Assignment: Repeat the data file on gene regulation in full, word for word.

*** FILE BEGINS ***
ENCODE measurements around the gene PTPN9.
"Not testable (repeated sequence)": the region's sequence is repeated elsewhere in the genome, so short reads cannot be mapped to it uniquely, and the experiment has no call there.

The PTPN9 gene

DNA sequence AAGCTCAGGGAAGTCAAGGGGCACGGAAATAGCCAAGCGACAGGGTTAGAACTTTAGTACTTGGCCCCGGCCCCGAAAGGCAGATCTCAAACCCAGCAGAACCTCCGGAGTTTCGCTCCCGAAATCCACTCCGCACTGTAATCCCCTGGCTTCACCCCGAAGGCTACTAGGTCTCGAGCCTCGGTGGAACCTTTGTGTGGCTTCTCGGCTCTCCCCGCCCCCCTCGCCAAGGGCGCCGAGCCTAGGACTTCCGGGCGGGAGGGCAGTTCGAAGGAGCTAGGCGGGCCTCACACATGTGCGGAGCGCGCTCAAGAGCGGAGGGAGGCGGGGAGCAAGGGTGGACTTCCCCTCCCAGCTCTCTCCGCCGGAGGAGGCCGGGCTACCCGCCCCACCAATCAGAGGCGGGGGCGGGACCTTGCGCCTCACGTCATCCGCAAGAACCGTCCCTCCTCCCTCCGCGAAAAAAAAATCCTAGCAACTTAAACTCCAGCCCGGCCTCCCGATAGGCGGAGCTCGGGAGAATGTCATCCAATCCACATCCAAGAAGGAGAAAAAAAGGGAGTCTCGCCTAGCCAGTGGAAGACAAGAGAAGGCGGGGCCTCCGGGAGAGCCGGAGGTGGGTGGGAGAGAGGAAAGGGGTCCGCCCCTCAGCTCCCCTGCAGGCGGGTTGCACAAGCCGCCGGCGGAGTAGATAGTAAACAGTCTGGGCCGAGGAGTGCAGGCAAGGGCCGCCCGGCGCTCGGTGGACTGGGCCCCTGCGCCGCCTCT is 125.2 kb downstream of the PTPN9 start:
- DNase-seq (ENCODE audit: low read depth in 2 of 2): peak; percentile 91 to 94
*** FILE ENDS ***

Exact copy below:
ENCODE measurements around the gene PTPN9.
"Not testable (repeated sequence)": the region's sequence is repeated elsewhere in the genome, so short reads cannot be mapped to it uniquely, and the experiment has no call there.

The PTPN9 gene

DNA sequence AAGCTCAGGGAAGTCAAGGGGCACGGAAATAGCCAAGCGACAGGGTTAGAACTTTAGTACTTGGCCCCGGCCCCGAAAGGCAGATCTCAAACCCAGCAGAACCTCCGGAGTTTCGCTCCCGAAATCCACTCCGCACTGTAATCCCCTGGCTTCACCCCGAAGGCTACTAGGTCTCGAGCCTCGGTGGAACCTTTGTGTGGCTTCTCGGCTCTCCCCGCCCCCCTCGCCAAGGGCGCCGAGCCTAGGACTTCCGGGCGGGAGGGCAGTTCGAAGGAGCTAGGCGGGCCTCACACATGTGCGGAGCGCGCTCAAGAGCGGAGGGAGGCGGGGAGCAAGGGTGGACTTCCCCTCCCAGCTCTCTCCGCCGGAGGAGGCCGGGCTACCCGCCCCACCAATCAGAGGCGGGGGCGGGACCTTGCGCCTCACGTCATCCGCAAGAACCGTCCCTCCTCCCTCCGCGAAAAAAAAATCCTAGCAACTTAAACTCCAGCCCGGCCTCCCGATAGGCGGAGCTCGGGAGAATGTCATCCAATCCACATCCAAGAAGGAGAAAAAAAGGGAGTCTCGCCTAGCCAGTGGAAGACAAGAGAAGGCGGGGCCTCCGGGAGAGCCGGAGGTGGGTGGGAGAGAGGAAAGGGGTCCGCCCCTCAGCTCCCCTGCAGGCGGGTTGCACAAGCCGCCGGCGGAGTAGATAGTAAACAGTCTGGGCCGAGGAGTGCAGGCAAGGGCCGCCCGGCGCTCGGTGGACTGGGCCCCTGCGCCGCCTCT is 125.2 kb downstream of the PTPN9 start:
- DNase-seq (ENCODE audit: low read depth in 2 of 2): peak; percentile 91 to 94